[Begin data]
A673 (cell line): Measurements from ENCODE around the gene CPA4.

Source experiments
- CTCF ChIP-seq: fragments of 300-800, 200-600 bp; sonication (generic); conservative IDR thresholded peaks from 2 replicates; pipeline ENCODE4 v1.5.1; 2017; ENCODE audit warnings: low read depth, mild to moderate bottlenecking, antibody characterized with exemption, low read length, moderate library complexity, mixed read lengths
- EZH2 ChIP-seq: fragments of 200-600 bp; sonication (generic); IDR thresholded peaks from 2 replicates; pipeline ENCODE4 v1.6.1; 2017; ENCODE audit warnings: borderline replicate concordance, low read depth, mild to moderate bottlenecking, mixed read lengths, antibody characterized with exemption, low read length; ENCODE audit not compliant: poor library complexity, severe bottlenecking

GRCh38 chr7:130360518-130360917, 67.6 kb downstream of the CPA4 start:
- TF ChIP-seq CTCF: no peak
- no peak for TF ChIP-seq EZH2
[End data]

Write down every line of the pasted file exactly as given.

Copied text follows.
A673 (cell line): Measurements from ENCODE around the gene CPA4.

Source experiments
- CTCF ChIP-seq: fragments of 300-800, 200-600 bp; sonication (generic); conservative IDR thresholded peaks from 2 replicates; pipeline ENCODE4 v1.5.1; 2017; ENCODE audit warnings: low read depth, mild to moderate bottlenecking, antibody characterized with exemption, low read length, moderate library complexity, mixed read lengths
- EZH2 ChIP-seq: fragments of 200-600 bp; sonication (generic); IDR thresholded peaks from 2 replicates; pipeline ENCODE4 v1.6.1; 2017; ENCODE audit warnings: borderline replicate concordance, low read depth, mild to moderate bottlenecking, mixed read lengths, antibody characterized with exemption, low read length; ENCODE audit not compliant: poor library complexity, severe bottlenecking

GRCh38 chr7:130360518-130360917, 67.6 kb downstream of the CPA4 start:
- TF ChIP-seq CTCF: no peak
- no peak for TF ChIP-seq EZH2